National Museum of the American Indian

A design drawing shows the standing metal ring of the National Native American Veterans Memorial as it will be seen from the southeast corner of the National Mall, between the Capitol Building and the National Museum of the American Indian. (Design by Harvey Pratt/Butzer Architects and Urbanism, illustration by Skyline Ink, courtesy of the Smithsonian's National Museum of the American Indian)
Members of the Cherokee Youth National Choir taking part in the installation of the Treaty of New Echota at the National Museum of the American Indian in Washington, D.C. (Paul Morigi/AP Images for the Smithsonian)
Norma Baker–Flying Horse (third from left) with models wearing her Red Berry Woman designs. Paris Fashion Week, March 2019. (Ulla Couture Photography)
Red dresses displayed along the river walk of the National Museum of the American Indian in Washington, D.C., represent the crisis of missing or murdered Indigenous women and girls. Conceived by Canadian artist Jaime Black (Métis),
Niuam (Comanche) peyote fan, ca. 1890. Oklahoma. 22/9197 (Ernest Amoroso, National Museum of the American Indian, Smithsonian)
Alaska Army National Guard Col. Wayne Don, then 38th Troop Command commander, pledges the Oath of Office, administered by Alaska Army National Guard Brig. Gen. Joseph Streff, Alaska Army National Guard commander, after Don was promoted to full colonel. Dena'ina Center, Anchorage, July 14, 2017.  (U.S. Army photo by Sgt. David Bedard)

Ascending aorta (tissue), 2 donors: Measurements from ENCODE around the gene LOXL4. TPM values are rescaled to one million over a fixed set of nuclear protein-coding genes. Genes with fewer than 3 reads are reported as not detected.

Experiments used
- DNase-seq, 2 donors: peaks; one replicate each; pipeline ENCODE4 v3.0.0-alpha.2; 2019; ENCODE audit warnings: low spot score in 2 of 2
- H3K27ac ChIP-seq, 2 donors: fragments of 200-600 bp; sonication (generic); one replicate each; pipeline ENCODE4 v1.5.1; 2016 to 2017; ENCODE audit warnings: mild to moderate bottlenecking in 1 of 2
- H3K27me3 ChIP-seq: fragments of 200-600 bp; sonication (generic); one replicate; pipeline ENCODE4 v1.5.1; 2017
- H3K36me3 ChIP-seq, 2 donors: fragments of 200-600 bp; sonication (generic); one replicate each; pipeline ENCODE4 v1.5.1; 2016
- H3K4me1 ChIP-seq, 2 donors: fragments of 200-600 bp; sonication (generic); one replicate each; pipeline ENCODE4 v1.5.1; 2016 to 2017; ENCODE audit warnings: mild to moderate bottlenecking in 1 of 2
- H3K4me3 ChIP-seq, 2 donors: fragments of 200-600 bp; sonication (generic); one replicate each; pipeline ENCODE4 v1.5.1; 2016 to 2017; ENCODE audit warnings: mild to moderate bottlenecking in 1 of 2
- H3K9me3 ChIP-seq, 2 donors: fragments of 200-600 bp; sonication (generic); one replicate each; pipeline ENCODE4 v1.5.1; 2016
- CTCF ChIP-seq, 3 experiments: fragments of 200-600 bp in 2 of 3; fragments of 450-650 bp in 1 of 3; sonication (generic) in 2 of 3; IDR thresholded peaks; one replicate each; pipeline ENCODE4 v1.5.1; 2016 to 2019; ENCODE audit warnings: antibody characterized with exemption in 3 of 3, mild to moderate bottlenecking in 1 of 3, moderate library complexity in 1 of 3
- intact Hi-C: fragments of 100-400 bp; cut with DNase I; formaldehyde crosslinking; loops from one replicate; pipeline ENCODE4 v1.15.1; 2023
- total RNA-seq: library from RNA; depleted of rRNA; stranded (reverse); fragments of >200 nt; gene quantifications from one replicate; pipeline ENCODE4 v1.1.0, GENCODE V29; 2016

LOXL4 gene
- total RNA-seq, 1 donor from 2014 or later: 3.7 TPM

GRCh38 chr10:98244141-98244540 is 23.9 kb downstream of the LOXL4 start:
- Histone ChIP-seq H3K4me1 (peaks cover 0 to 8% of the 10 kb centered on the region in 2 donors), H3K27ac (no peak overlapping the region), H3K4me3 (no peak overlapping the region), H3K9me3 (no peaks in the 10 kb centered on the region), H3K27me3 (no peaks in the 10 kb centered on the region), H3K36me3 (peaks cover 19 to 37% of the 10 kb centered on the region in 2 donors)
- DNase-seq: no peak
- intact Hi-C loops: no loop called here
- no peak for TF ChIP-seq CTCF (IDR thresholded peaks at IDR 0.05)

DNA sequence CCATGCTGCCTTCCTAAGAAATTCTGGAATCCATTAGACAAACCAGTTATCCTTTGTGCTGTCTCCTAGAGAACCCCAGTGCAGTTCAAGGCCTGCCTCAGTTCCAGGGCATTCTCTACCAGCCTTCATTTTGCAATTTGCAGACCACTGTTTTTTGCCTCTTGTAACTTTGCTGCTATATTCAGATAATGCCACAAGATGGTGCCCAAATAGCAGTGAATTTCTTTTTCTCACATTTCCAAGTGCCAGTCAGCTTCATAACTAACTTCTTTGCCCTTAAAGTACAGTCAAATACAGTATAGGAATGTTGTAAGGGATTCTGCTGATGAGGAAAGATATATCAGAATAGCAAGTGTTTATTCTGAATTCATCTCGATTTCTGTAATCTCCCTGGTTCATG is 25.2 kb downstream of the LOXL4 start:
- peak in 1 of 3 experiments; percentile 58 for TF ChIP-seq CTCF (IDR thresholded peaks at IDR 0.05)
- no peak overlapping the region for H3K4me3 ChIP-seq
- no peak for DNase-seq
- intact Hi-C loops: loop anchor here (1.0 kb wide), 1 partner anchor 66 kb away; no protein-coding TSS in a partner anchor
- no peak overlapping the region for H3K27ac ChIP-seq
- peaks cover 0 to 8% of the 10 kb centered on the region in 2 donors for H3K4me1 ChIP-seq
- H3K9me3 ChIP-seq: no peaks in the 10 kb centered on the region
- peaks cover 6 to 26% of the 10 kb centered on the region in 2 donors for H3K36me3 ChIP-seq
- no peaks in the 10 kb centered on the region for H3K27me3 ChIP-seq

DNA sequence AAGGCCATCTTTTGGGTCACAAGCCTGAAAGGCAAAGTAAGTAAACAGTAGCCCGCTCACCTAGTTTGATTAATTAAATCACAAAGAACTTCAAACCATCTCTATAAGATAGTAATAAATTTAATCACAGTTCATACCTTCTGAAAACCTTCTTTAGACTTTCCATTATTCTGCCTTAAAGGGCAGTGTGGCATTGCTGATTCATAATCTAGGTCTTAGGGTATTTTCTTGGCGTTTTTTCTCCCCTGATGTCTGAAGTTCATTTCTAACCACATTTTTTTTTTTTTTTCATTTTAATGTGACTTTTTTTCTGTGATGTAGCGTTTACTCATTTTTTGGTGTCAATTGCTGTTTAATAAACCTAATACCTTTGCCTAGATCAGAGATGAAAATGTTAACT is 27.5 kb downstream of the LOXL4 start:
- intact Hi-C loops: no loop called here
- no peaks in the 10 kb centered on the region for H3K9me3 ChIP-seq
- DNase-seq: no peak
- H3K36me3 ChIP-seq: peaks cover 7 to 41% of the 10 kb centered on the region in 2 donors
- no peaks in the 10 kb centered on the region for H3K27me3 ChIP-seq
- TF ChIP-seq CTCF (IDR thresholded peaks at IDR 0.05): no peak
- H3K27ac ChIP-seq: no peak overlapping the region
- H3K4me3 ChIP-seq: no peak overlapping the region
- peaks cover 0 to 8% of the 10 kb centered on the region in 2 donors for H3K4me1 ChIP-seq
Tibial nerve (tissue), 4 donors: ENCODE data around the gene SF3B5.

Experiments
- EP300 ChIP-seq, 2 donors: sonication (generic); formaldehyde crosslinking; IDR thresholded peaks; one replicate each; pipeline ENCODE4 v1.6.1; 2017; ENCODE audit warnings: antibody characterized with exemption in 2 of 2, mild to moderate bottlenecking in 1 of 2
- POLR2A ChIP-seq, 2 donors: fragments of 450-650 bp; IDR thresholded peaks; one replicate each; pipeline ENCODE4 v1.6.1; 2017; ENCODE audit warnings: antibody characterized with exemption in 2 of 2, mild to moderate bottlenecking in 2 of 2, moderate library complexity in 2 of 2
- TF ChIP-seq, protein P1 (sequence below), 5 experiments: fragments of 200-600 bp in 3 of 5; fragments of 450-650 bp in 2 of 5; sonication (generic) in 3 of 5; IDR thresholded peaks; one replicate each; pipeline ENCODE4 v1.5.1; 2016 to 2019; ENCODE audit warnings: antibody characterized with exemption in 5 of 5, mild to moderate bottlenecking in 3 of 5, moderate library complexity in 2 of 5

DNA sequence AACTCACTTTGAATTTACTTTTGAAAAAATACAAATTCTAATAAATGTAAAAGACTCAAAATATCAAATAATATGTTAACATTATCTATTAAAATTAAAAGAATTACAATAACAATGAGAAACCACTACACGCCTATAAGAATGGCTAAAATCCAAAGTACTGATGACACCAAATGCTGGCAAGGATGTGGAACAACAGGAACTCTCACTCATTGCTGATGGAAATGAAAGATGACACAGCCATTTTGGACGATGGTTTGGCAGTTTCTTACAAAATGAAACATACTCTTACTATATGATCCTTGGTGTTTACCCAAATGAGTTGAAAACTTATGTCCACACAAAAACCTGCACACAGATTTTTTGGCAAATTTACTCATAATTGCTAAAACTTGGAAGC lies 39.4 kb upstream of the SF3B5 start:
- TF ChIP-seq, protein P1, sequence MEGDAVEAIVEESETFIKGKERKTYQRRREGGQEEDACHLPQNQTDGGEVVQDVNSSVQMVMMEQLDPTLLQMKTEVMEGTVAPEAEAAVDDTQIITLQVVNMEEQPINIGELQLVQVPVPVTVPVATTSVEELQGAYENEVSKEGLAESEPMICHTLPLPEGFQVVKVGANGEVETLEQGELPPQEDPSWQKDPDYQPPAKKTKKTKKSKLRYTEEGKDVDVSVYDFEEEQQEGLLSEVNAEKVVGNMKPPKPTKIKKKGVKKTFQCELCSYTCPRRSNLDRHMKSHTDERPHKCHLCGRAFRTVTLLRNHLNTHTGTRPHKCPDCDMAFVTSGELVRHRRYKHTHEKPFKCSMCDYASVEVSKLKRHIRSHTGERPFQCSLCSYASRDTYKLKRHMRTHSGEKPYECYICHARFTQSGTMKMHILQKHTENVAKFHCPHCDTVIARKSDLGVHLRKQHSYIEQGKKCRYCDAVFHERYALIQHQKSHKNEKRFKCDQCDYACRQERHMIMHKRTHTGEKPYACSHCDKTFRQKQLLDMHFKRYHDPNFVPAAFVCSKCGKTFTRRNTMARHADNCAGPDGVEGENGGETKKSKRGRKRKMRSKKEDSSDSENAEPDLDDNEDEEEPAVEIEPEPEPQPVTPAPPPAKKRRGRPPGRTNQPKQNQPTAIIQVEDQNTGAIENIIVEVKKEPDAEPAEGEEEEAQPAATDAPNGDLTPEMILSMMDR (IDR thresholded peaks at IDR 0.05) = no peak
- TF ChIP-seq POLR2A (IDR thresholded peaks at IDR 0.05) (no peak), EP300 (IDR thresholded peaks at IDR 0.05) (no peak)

A Tradition of Service: Colonel Wayne Don

November 28th, 2018, 10:00AM
Haudenosaunee bear effigy pipe, 17th c. Cayuga Lake, New York. 22/3765 (Ernest Amoroso, National Museum of the American Indian, Smithsonian)

"Words Spoken Before All Others," the Ohenten Kariwatekwen or Haudenosaunee Thanksgiving Address

November 22nd, 2018, 9:30AM
Petty Officer S. Joe Crittenden (U.S. Navy retired), deputy principal chief of the Cherokee Nation and a member of the advisory committee to the National Native American Veterans Memorial. (Photo by Jeremy Charles, courtesy of the Cherokee Nation)
Ramey Growing Thunder (Fort Peck Sioux and Assiniboine Tribes), Chief John Spotted Tail (Rosebud Sioux Tribe), Carolyn Brugh (Fort Peck Sioux and Assiniboine Tribes), and Tamara Stands and Looks Back–Spotted Tail (Rosebud Sioux Tribe) take part in a ceremony at the National Museum of the American Indian honoring the Treaty of Fort Laramie. Ms. Growing Thunder holds a photograph of Medicine Bear (Yanktonai Band of Sioux), one of the Native leaders who signed the treaty 150 years ago. Delegations from the Yankton Sioux Tribe, Oglala Sioux Tribe, and Northern Arapaho Tribe also traveled to Washington, D.C., for the installation of the treaty in the exhibition